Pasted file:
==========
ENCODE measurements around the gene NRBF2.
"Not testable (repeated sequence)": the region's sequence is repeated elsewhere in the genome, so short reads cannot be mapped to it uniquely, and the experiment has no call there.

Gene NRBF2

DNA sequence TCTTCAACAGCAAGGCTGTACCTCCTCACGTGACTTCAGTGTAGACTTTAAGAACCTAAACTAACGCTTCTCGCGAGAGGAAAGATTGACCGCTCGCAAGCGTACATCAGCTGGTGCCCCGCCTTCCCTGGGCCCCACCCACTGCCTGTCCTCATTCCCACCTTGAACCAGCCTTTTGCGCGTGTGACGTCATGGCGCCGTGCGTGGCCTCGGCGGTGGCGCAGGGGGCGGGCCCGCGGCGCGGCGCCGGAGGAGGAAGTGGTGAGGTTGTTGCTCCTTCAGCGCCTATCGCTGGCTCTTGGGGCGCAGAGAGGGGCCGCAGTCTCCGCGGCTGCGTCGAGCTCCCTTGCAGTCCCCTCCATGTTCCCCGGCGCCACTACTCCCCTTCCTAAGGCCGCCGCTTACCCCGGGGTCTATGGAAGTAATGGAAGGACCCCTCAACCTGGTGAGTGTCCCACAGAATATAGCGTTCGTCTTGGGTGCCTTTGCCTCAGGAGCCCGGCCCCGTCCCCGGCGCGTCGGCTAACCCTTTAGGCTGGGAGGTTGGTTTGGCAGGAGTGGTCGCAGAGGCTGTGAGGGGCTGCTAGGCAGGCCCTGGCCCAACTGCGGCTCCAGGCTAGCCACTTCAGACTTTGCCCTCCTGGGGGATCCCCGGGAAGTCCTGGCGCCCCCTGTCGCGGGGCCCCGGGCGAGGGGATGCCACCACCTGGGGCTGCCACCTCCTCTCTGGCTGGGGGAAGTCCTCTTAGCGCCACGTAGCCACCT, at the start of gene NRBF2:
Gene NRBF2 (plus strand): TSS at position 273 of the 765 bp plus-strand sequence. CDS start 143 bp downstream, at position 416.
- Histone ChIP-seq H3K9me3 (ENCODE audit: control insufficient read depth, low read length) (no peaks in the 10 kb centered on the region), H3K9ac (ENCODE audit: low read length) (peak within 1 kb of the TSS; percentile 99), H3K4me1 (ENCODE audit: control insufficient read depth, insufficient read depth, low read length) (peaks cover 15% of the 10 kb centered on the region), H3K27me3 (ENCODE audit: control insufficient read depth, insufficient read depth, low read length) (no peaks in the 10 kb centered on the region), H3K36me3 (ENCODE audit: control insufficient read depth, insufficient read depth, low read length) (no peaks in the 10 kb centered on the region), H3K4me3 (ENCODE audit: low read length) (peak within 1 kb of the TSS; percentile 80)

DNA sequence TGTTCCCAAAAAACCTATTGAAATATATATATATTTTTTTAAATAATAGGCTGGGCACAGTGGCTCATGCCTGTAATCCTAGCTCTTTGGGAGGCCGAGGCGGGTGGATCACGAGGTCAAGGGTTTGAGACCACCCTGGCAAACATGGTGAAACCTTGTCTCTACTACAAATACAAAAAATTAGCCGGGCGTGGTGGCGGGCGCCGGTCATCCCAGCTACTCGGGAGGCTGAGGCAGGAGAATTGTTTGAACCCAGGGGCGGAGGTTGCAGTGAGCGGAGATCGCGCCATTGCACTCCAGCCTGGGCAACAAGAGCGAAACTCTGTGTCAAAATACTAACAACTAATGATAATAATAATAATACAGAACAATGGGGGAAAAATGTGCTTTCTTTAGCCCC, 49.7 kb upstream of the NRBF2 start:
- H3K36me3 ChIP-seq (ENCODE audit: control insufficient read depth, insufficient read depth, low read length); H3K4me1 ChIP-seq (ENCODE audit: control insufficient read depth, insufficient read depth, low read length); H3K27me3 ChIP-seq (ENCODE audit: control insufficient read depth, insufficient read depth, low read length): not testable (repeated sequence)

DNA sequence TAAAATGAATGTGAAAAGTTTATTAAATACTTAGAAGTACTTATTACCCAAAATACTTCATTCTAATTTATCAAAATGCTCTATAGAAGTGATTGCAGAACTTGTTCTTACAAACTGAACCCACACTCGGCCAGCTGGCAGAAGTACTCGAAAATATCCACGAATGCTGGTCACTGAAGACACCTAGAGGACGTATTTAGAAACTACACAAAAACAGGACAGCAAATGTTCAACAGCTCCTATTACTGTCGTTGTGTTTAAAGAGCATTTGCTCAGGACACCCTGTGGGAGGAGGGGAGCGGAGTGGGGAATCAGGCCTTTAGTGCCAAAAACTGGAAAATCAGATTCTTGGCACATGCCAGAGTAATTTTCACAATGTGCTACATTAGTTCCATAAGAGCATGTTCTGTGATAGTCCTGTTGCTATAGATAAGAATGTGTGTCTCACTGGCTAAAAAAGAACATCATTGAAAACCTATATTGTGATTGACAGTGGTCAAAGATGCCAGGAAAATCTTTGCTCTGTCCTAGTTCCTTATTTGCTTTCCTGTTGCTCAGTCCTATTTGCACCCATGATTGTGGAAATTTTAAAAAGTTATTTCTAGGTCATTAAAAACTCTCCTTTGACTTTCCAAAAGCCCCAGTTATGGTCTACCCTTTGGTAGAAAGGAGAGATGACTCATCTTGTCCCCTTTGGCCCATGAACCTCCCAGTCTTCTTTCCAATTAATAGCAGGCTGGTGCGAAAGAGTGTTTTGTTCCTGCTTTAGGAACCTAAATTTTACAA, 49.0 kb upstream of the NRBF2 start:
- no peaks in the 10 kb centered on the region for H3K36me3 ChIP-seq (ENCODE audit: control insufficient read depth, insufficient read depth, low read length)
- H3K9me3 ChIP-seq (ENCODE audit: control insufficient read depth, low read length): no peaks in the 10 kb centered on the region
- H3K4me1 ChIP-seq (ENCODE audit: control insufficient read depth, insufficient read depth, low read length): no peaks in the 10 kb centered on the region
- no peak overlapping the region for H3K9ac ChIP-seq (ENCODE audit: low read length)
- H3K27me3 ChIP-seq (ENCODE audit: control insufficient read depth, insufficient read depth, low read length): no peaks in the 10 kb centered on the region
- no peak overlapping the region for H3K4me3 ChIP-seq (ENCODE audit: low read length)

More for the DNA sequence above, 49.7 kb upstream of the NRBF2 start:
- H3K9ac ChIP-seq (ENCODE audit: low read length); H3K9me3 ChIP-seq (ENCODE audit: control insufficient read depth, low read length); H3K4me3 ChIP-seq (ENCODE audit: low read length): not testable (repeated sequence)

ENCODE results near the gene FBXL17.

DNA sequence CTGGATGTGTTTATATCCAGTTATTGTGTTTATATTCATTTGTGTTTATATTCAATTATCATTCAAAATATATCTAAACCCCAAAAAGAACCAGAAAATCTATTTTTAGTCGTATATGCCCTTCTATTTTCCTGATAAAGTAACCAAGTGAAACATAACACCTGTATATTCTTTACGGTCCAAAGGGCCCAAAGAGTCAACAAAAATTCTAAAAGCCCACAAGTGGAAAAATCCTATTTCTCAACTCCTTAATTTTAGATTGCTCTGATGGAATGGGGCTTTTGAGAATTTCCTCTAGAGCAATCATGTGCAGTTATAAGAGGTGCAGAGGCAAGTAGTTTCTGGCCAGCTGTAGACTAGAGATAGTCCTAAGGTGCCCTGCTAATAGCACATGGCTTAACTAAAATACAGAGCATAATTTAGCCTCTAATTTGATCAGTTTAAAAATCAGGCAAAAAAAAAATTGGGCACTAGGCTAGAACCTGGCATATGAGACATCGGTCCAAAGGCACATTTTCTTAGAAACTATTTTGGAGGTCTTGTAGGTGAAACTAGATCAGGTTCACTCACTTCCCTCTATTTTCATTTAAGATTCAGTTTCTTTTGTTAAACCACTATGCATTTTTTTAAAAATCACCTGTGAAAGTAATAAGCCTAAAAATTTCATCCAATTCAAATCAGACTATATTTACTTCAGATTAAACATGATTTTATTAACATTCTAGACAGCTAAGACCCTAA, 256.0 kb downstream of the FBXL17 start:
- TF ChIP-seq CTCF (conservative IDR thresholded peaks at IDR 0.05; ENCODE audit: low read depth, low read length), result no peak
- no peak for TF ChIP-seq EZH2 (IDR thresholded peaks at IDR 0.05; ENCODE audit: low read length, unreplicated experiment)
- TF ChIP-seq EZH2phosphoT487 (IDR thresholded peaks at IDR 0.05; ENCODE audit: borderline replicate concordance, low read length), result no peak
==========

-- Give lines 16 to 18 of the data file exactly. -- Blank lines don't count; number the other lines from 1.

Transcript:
More for the DNA sequence above, 49.7 kb upstream of the NRBF2 start:
- H3K9ac ChIP-seq (ENCODE audit: low read length); H3K9me3 ChIP-seq (ENCODE audit: control insufficient read depth, low read length); H3K4me3 ChIP-seq (ENCODE audit: low read length): not testable (repeated sequence)

ENCODE results near the gene FBXL17.